Whenever you drive through your local big city, you see a lot of incredible architecture; whether it be in the form of your state capital building using that old marble style, or that crazy looking glass thing that you’re quite unsure of, but still looks great. We take great architecture for granted more than we’d like to think. It’s everywhere on our daily commute. Sometimes it’s beautiful, sometimes it’s far too shabby for our tastes, but it’s there.
How often do we stop and look at and admire a piece of architecture? Stopping and examining a piece of work such as those that you find interesting not only gives us a chance to realize the connection that our society has with ancient times in the shape of architectural formations but also lets us understand our surroundings. These kinds of architectural similarities have the ability to link together entirely separate cultures through the art that is Architecture, and this is particularly the case with the different types of Greek architectural styles, which have stood the test of time and has made its way through every kind of western civilization. If you are interested in seeing some Greek Architecture pictures, check out this article on History.com.
What we now know as Greek architecture refers to the architecture of the Greeks and Peloponnesian speaking peoples, who lived in the B.C times around the Aegean sea. Greek architecture greatly inspired Roman architecture in profound ways, so the more modern Roman Imperial architecture incorporated many Greek elements into its practice and style.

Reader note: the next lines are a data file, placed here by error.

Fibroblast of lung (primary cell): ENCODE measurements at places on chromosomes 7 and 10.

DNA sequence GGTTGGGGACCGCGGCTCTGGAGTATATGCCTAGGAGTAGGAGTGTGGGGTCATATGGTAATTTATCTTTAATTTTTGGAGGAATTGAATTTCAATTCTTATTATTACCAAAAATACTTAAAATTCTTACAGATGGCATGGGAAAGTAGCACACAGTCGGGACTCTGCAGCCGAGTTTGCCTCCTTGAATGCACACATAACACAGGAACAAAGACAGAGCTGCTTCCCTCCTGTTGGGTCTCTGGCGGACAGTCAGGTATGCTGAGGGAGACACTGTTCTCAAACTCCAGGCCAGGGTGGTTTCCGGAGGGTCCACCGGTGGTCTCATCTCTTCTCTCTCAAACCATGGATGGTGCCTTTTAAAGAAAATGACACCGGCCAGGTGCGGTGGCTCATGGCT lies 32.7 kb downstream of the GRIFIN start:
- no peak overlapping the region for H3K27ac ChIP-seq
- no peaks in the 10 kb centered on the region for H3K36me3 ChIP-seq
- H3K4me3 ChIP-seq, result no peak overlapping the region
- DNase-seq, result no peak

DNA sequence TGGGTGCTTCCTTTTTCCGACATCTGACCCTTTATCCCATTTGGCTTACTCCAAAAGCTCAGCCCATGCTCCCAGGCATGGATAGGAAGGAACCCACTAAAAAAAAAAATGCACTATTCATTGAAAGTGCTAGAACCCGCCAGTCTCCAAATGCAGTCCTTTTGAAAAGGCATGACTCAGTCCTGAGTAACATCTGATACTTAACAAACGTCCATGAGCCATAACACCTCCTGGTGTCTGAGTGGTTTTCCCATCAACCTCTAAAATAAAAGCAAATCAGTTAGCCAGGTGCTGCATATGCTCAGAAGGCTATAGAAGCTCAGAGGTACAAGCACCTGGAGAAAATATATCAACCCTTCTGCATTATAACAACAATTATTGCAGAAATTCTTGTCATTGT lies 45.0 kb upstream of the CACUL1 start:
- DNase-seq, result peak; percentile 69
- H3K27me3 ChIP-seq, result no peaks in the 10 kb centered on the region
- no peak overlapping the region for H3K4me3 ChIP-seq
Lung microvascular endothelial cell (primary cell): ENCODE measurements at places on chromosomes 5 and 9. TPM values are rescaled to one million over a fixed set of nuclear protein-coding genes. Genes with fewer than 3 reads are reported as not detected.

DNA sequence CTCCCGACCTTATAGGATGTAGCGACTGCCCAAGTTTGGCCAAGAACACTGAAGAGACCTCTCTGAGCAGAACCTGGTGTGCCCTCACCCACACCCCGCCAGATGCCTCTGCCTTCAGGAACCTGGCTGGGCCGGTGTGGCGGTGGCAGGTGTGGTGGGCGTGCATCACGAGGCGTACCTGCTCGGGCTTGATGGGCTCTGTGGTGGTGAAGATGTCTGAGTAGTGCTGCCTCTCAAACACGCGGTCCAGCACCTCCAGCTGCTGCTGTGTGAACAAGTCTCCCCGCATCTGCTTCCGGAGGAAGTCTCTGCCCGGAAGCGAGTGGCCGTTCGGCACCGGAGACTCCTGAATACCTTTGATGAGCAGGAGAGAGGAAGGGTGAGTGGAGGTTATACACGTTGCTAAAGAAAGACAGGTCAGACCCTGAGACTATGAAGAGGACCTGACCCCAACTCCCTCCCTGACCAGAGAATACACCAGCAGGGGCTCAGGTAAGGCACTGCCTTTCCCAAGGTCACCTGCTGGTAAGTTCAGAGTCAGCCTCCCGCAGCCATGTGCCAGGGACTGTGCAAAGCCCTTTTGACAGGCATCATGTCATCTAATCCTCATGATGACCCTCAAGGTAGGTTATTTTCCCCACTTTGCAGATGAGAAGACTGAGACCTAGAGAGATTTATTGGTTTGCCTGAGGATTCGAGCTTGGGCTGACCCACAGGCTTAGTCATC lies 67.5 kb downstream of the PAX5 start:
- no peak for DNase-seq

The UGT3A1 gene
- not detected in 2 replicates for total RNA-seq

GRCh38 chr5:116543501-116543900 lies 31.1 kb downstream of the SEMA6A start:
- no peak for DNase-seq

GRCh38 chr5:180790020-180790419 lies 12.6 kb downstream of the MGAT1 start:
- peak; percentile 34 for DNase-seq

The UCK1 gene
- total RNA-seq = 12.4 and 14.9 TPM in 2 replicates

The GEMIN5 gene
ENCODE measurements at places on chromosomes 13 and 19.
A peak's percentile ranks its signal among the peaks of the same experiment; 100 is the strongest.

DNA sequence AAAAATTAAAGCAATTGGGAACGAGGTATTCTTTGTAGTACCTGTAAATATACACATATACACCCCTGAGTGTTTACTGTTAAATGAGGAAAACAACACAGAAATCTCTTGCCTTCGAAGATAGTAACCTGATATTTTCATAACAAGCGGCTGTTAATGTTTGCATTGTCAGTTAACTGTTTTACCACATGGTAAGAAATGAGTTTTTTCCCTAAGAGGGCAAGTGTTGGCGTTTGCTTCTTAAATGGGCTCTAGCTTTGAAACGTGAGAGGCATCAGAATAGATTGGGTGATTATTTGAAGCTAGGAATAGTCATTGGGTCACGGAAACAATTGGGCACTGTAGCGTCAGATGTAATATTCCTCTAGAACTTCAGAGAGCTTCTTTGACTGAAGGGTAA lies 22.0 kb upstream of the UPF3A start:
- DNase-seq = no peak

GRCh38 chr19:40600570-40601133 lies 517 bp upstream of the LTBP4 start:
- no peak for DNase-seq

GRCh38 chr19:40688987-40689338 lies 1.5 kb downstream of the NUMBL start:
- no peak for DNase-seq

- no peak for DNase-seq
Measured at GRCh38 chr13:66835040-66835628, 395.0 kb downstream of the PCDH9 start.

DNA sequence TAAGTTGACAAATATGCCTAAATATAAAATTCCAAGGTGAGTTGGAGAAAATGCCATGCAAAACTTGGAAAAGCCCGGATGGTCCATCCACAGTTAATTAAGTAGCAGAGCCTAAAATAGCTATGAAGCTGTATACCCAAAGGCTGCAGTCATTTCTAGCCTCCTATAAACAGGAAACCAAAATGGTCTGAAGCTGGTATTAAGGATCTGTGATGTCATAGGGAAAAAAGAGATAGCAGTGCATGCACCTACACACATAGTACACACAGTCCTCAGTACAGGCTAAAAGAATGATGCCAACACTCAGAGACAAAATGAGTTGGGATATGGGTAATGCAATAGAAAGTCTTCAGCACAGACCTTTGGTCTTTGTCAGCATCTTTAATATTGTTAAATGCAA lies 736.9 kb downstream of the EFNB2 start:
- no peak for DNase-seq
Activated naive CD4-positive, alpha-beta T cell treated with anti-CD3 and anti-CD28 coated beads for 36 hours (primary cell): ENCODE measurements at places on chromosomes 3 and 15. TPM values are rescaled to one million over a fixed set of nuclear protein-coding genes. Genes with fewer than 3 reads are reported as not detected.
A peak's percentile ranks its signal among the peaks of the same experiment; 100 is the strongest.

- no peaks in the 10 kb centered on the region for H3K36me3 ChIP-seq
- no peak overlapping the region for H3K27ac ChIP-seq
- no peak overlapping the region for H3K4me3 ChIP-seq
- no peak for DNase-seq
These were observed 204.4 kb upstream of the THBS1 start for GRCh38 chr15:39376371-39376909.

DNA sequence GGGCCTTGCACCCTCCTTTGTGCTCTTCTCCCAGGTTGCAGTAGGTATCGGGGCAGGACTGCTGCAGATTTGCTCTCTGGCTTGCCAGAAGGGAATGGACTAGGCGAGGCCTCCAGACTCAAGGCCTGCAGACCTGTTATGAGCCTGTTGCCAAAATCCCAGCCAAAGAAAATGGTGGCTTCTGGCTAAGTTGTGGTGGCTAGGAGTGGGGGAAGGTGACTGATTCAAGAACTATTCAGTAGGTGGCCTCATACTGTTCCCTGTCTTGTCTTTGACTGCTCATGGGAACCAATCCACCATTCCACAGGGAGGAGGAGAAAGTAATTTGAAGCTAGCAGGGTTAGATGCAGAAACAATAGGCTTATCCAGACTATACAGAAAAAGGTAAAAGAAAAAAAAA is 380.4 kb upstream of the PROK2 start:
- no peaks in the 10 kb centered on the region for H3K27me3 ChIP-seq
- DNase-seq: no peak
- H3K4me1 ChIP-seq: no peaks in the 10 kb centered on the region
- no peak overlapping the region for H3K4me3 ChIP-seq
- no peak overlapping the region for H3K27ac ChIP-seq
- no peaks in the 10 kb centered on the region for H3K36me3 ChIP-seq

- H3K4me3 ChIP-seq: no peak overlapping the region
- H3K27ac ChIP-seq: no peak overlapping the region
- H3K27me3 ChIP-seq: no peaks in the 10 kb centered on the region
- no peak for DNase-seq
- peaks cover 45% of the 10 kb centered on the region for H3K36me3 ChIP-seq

Greek architecture and more importantly Greek temples are often lumped into categories depending which style they followed at the time of their creation. A ‘prostyle’ designed temple has pillars and columns that are only placed at the front, while an ‘amphiprostyle’ temple has columns placed at both the front and rear of the structure. Temples that follow a ‘peripteral’ arrangement (from the Greek word ‘pteron’ which means ‘wing’) have a simple and straightforward line of columns and pillars that stretch all the way around the perimeter of the structure.
Even a basic overview of Greek architecture as a whole demonstrates the range, style, and diversity that it possesses. The most recognizable Greek structures are certainly the temples. The earliest variants were made with wood, mud, brick, and thatch; materials that wouldn’t ordinarily survive very long. The primary form of these temples was a simple rectangular building with projecting walls that created a shallow porch. This basic concept remained unmolested for many centuries until the use of more permanent materials began to emerge. Some examples of this are shown in the oldest standing formations that are still in Greece; they are made of granite, marble, and other stones.
During the time span known as the Archaic period, the core tenets of Greek architecture in the mainland was beginning to be established. This led to an astonishingly big wave of temple and monument building.
During the fifth through sixth centuries B.C, the Greek city-states invested significant amounts of time and resources into temple construction; this led to the competition between different resources, styles and economic values that created what was known as Graeco-Roman architecture.